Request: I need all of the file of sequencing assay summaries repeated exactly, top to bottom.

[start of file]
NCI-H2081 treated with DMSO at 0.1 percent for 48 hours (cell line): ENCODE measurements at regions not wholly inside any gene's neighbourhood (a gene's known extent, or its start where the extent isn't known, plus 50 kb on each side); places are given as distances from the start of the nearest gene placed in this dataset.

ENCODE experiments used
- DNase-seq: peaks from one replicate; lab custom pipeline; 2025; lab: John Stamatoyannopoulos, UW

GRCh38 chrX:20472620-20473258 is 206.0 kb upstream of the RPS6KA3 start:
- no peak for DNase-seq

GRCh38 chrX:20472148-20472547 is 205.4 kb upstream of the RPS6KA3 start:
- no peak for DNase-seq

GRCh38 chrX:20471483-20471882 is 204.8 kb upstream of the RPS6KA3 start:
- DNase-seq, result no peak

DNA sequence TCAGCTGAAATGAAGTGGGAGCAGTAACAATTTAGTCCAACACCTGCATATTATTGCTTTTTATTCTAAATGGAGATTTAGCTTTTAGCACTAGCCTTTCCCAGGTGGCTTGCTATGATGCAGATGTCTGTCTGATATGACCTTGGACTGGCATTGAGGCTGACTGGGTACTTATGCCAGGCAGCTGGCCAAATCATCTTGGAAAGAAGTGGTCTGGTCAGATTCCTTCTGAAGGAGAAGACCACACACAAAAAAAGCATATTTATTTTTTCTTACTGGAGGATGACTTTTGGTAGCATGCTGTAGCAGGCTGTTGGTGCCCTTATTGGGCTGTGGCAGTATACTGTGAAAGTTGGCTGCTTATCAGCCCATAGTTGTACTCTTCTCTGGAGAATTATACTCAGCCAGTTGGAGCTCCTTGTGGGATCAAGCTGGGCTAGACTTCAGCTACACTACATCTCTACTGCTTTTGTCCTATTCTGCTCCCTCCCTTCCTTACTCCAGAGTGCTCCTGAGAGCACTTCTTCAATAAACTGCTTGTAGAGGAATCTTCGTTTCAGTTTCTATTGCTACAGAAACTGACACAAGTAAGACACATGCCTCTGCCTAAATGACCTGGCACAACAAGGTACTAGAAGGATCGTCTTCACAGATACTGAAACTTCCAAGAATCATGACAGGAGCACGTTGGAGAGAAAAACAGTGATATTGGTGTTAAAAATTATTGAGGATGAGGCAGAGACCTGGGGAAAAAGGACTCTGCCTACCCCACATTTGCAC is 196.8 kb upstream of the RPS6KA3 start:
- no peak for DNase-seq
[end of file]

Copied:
NCI-H2081 treated with DMSO at 0.1 percent for 48 hours (cell line): ENCODE measurements at regions not wholly inside any gene's neighbourhood (a gene's known extent, or its start where the extent isn't known, plus 50 kb on each side); places are given as distances from the start of the nearest gene placed in this dataset.

ENCODE experiments used
- DNase-seq: peaks from one replicate; lab custom pipeline; 2025; lab: John Stamatoyannopoulos, UW

GRCh38 chrX:20472620-20473258 is 206.0 kb upstream of the RPS6KA3 start:
- no peak for DNase-seq

GRCh38 chrX:20472148-20472547 is 205.4 kb upstream of the RPS6KA3 start:
- no peak for DNase-seq

GRCh38 chrX:20471483-20471882 is 204.8 kb upstream of the RPS6KA3 start:
- DNase-seq, result no peak

DNA sequence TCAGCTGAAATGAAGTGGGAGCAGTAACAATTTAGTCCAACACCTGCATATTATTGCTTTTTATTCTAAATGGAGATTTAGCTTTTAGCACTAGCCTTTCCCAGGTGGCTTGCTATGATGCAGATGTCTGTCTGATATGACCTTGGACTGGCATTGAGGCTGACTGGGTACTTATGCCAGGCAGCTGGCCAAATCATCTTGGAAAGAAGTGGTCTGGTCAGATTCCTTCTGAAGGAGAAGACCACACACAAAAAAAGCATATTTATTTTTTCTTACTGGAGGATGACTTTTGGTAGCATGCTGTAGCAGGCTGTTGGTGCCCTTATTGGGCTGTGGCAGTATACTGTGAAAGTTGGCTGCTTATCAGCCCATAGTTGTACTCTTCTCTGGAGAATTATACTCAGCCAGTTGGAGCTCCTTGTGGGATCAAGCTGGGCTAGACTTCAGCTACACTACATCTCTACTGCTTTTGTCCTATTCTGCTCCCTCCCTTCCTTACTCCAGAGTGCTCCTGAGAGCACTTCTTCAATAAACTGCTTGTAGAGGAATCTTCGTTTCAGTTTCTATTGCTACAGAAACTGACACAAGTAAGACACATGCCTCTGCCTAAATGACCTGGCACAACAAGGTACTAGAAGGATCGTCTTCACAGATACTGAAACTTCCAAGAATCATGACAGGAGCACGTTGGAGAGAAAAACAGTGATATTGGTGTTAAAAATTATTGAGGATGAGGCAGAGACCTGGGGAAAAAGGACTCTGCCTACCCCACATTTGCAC is 196.8 kb upstream of the RPS6KA3 start:
- no peak for DNase-seq